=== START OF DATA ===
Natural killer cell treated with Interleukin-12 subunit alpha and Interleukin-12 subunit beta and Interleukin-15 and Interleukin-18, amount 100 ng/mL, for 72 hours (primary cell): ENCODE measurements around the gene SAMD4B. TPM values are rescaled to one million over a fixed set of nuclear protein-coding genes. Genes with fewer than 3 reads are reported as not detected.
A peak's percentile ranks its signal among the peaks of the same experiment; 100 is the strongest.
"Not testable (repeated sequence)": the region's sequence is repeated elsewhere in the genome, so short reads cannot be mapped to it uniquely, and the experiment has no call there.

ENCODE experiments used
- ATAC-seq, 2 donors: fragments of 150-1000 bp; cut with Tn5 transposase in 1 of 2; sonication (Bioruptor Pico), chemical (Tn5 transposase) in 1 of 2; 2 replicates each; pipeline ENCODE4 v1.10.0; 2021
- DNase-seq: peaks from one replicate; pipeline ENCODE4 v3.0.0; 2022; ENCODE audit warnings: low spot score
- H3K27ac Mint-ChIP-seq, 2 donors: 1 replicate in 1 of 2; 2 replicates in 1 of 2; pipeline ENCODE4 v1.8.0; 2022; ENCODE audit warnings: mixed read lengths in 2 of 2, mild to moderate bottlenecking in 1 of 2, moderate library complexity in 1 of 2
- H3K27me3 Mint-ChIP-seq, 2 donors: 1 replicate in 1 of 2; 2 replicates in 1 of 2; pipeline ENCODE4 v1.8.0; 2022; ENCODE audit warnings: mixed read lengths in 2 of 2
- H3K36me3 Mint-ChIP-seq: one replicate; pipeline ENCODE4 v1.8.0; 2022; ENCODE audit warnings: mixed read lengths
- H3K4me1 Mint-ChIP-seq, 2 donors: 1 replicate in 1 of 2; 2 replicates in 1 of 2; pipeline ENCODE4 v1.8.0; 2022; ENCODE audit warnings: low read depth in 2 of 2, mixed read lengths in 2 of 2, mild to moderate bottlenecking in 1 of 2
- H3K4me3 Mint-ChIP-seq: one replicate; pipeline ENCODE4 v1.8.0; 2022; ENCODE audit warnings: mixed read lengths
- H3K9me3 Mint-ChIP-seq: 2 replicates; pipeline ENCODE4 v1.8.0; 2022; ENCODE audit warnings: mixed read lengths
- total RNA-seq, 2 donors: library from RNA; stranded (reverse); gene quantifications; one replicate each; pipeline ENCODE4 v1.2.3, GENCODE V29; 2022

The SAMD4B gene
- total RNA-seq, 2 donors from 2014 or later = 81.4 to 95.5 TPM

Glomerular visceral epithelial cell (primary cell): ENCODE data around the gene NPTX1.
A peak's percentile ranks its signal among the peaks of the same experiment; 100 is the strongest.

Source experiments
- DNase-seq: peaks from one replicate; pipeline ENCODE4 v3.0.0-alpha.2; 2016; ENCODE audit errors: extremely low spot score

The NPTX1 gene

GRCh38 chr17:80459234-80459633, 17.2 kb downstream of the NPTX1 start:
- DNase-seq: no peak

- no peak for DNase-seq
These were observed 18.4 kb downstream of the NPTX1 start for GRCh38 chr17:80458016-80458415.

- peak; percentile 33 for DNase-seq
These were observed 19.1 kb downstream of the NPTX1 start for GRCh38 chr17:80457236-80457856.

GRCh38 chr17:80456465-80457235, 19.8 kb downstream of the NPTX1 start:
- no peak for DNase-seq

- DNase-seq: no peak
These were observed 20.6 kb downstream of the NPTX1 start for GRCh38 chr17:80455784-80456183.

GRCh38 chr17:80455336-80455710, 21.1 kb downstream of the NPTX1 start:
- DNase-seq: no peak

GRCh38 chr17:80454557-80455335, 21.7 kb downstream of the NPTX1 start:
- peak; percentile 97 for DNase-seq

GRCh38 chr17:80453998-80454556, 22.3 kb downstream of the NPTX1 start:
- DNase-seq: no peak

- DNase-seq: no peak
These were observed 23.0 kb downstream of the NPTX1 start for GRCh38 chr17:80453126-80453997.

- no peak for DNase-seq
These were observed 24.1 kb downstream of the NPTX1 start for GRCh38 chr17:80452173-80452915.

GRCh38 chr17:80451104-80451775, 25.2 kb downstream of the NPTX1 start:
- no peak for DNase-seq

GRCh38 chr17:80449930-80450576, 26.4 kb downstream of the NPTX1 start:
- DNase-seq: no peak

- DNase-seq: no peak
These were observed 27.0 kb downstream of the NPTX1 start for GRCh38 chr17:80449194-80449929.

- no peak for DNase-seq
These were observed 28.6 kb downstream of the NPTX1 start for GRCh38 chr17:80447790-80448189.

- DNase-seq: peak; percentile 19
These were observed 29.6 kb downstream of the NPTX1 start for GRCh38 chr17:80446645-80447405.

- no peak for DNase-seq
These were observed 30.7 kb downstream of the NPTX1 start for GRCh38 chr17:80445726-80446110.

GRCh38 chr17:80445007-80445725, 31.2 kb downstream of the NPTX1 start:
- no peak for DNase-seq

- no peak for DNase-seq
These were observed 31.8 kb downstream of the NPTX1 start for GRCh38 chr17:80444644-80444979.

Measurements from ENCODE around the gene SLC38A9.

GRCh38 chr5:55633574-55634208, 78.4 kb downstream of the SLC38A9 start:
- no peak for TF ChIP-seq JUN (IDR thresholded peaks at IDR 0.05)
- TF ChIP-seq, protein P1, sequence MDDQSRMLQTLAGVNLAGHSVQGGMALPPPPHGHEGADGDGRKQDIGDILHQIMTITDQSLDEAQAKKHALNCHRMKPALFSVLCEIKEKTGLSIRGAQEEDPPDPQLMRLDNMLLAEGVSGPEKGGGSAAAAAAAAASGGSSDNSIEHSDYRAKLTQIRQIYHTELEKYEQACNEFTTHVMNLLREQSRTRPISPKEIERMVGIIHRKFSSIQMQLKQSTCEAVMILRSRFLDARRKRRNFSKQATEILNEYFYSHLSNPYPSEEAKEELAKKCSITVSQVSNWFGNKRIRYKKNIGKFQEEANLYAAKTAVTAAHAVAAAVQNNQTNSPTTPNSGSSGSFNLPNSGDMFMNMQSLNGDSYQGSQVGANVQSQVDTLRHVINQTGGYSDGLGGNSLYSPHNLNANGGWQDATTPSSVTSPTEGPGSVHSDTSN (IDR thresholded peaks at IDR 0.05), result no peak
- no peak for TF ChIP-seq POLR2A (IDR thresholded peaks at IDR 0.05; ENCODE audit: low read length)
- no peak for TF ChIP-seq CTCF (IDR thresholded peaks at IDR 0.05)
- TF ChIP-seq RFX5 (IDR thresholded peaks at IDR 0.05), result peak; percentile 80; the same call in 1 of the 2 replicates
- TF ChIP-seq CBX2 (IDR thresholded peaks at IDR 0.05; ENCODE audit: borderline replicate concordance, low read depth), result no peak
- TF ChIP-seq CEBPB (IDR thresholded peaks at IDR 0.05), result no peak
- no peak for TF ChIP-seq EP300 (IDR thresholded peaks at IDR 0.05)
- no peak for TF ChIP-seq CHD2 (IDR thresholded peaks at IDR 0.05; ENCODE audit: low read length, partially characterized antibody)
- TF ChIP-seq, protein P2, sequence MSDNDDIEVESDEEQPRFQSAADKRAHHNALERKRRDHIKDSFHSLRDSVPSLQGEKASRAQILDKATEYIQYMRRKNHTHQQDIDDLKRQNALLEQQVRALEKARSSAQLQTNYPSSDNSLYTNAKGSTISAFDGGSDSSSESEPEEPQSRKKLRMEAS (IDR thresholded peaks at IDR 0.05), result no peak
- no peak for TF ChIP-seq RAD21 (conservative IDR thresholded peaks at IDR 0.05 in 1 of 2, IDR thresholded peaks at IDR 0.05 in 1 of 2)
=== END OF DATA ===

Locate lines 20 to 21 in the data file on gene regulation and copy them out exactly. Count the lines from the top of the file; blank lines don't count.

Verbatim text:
The NPTX1 gene

GRCh38 chr17:80459234-80459633, 17.2 kb downstream of the NPTX1 start: